We cannot be apathetic

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By Evelyn R. Luab

Light Sunday

Sunday, March 16, 2014

There was a time in the early 1900s when we thought that cancer only occurred in remote places. We kept on eating without choosing healthy food, gorged on snacks, sugar-laden delicacies, red meat and allowed ourselves to be under stress.

Today our doctors have their hands full of cancer patients and a variety of cancer types. Now we are more mindful of what we eat and we do try to avoid stress among other things.

Not so very long ago, we watched trucks carrying logs one after the other as we traveled in Mindanao. We noticed them and blamed the government for not stopping them. Did we think of tree planting or expanding our mangroves then? After so many lives lost we now believe in a wise saying that “Planting trees saves lives.”


Allow me now to voice our wail as I echo our group’s concern during our sharing session last Mar. 7 and 8 during our Lenten retreat under Sr. Sonia Arao of the Cenacle sisters. During the discussion of fasting, we were led into a better way of fasting by acting positively on our loss of values.

Here are questions you too might like to reflect on during Lent. Do you still fl inch when you see the people shivering at night when you see them on pavements along the streets? Are you unaffected by the use of cyber sex, about parents using their own little ones to perform lascivious acts? When you read of incest, do you just flip the paper to the next page? Is rape just a common occurrence to you?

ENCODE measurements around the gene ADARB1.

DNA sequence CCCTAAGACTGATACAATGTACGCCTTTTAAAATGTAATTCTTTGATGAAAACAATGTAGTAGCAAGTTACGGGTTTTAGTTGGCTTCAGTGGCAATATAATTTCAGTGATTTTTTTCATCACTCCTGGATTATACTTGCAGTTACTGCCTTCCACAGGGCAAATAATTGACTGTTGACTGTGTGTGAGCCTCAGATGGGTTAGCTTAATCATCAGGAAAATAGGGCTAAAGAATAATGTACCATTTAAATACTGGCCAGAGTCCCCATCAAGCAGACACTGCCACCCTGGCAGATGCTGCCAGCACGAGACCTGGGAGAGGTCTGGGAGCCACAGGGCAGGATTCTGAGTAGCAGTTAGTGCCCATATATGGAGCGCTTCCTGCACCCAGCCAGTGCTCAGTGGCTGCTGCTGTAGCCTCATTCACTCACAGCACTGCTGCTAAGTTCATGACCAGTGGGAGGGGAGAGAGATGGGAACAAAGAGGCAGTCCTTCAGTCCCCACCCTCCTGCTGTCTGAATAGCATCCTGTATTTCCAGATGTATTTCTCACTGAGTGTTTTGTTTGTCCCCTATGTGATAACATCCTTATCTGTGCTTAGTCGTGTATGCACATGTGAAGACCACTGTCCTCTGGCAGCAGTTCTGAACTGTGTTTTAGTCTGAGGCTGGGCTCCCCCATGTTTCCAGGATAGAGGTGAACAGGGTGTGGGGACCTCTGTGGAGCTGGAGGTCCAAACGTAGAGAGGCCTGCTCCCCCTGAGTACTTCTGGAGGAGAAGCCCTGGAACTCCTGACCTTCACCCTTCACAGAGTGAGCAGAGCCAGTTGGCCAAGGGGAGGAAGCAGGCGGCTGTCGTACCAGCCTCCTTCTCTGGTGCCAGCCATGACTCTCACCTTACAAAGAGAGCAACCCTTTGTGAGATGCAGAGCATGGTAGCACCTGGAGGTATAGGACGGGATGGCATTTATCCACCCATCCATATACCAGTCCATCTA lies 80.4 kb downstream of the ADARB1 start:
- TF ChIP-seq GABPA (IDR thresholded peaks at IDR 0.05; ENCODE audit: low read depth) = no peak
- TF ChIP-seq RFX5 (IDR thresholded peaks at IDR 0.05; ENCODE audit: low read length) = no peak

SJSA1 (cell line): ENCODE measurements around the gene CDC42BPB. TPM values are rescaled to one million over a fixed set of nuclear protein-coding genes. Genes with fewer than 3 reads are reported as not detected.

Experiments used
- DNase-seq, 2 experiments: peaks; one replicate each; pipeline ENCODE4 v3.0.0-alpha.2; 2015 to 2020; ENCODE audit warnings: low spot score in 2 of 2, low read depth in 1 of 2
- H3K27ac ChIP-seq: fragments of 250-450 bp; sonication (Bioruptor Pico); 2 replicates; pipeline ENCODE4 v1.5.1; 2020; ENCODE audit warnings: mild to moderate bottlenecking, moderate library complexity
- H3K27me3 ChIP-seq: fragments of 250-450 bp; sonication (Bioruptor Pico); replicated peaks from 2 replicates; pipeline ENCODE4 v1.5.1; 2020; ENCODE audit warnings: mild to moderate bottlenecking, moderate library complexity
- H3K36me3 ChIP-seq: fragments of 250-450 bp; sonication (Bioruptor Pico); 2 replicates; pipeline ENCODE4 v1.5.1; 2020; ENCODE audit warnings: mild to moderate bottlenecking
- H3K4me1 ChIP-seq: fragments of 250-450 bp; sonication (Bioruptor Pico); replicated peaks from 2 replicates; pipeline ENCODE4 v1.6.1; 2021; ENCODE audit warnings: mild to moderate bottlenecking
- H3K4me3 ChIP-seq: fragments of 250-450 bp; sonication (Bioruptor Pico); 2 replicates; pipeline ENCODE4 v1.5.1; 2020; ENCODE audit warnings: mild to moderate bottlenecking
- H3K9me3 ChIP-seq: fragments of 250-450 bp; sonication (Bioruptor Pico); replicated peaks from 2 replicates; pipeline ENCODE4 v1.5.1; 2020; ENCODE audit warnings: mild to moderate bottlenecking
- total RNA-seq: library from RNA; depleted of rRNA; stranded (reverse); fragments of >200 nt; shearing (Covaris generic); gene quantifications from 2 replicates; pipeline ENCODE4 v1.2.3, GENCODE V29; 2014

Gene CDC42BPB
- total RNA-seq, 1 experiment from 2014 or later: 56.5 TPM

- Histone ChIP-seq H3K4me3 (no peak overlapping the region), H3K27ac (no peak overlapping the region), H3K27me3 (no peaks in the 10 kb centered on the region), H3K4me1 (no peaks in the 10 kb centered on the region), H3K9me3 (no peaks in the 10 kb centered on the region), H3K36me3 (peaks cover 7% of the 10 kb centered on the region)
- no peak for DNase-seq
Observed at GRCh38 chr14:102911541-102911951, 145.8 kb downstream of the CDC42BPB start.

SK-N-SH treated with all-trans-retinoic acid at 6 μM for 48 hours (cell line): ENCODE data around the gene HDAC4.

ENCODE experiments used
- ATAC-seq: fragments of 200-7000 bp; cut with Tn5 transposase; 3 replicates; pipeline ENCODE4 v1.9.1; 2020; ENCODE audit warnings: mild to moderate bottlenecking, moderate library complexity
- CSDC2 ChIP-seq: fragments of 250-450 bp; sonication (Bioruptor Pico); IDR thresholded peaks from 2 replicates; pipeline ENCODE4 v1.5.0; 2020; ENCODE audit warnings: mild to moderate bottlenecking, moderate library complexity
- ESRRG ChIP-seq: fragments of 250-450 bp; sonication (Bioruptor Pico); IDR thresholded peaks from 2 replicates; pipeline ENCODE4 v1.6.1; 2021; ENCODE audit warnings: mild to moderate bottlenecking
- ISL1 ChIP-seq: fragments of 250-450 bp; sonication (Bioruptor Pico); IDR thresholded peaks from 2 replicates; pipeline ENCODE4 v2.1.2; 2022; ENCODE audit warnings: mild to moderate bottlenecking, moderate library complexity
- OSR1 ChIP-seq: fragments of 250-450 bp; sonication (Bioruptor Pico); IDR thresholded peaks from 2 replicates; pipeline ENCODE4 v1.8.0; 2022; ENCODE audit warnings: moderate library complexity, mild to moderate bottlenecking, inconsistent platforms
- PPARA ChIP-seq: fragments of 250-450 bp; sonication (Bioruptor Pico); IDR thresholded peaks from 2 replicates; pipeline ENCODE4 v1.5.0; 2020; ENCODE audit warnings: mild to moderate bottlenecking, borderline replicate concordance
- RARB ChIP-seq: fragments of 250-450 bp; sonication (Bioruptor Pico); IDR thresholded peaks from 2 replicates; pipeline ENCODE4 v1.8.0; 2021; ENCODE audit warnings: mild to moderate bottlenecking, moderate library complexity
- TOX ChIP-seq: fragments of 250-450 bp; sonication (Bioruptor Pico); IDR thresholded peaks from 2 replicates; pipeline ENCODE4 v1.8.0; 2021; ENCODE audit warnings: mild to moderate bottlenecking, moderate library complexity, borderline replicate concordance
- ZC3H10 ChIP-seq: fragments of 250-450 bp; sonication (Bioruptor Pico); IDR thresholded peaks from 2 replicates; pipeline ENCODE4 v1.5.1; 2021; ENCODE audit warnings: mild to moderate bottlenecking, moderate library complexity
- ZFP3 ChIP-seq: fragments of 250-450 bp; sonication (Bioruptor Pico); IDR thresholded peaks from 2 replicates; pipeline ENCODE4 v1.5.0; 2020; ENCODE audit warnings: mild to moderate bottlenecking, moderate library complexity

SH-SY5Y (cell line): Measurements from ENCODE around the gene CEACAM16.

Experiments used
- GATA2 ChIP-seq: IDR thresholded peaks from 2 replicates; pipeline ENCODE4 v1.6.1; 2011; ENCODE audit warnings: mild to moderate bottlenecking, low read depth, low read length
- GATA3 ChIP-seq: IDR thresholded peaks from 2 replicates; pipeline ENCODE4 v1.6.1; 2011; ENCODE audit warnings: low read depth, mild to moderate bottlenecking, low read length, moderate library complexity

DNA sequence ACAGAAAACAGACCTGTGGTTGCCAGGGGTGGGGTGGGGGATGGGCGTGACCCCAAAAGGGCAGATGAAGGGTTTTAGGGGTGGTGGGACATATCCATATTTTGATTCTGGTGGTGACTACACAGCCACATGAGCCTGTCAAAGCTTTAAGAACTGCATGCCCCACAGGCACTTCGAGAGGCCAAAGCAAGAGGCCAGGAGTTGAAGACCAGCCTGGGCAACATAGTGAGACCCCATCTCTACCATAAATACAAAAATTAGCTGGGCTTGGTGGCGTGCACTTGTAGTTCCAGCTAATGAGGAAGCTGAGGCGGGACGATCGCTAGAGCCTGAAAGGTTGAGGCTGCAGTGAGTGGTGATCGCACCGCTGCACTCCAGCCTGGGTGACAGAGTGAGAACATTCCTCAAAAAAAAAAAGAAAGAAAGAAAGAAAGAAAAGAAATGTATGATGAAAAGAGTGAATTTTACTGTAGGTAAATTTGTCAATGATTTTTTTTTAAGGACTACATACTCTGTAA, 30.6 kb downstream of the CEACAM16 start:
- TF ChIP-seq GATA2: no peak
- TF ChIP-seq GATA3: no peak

Have you noticed that the hawkers now are getting younger and younger? We have 15- or 14-year-olds enticing taxi drivers. Money really is the root of most evil and disappointment.

We also don’t even let out a cry of disgust about the raising of P350 million to prepare a building to house religious visitors for the Eucharistic Congress. This extravagance is very disturbing in the face of the disaster victims whose houses and means of livelihood have been lost.

Where do the majority of the church leaders stand on this expenditure? I am just referring to the portion of the unfeeling church. There has been a tremendous response from beautiful bishops, nuns and priests on their own, who went into so much work, so much tireless work to help feed, shelter and rehabilitate the disaster victims.

It is sad though that there are still more parishes interested in renovating a church that has already been renovated.

I wonder what Pope Francis would have to say of mansions, swimming pools, beach resorts and luxury cars. Of course, I’m just disappointed in a certain few but something should be done about their lifestyle. We are not blind to priests who walk to Cebu Velez General Hospital, Chong Hua Hospital or Perpectual Succour Hospital because their allowance cannot be stretched to afford taxi rides. I have not exempted the church because it is so unfair just to castigate our government for the plight of the poor.
The church too must do its share.

We as individual members of the church have our own share of blame.
We have been apathetic to what is happening all around us. In the meantime, those of us who were in the March 7-8 retreat have promised each other to raise such a furor over teenage or young adults making out in public places. We will reach out to parents via the Parent Teacher Association or clubs to monitor their children.

As grandmothers we will plant Filipino values again and again in our grandchildren. We will risk getting into trouble with their parents. We will not be apathetic about live-ins, about unwed mothers, or about women
supporting husbands who do nothing except eat, sleep and gamble. We will murmur and grumble and do something positive when we notice some forgotten norms. Men should still be the bread winners. Hence, single men should still pick up the tab when steadies go on dates. Girls should not call boys (on the phone). That should be the norm. I’ve done my part in upholding a woman’s right to keep her self-respect but in the process
I lost a good friend. There is pain when holding on to something worthwhile.

We have so many values no longer taught to the young. We have to do something. If we remain apathetic to losing our Filipino values, one day we shall wake up with nothing of value left.

Published in the Sun.Star Cebu newspaper on March 16, 2014.


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